2. A second point that I want to touch is the concept of integral human development. To strive for integral development means to engage in the expansion of the space of dignity and freedom of people: freedom understood, however, not only in a negative sense as the absence of impediments, nor in the positive sense as a possibility of choice. It is necessary to add the freedom “for”, that is to say, the freedom to follow one’s own vocation of both personal and social good. The key idea is that freedom goes hand in hand with the responsibility of protecting the public good and promoting the dignity, freedom and well-being of others, reaching the poor, the excluded and future generations. It is this perspective that, if in the current historical conditions, makes us overcome sterile diatribes in cultural field and harmful conflicts at political level, would make us find the necessary consensus for new projects.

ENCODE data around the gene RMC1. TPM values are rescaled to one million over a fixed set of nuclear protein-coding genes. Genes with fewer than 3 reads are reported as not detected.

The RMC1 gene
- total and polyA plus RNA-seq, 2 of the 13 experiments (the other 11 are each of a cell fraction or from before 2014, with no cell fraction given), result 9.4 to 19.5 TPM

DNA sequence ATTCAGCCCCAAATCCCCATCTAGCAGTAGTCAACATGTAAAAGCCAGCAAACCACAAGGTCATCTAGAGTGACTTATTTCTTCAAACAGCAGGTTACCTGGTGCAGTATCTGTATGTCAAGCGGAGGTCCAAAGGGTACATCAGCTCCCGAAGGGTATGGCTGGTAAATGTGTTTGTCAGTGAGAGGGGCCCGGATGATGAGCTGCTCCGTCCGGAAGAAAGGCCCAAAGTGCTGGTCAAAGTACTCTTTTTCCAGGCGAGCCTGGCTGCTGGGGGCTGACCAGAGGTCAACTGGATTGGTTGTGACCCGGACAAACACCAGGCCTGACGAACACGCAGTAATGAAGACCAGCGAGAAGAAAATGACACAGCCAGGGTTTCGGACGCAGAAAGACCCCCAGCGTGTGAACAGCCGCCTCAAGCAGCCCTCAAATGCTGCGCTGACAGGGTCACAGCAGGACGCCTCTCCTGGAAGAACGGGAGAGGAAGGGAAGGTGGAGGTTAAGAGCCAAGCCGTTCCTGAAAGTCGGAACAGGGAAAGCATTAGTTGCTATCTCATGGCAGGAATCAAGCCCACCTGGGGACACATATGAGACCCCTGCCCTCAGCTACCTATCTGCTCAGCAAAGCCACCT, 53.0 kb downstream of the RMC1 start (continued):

Within this context the question of work is placed. The limits of the current work culture have become apparent to most people, even if there is no convergence of views on the way forward in order to overcome them. The path indicated by the ISD starts from the recognition that work, even before a right, is a capacity and an irrepressible need of the person. It is the human capacity to transform reality to participate in God’s work of creation and preservation, and thus to build himself. Recognizing that work is an innate capacity and a fundamental need is a statement much stronger than saying that it is a right. This is because, as history teaches, rights can be suspended or even denied; Capacities, skills and needs, if they are fundamental, no.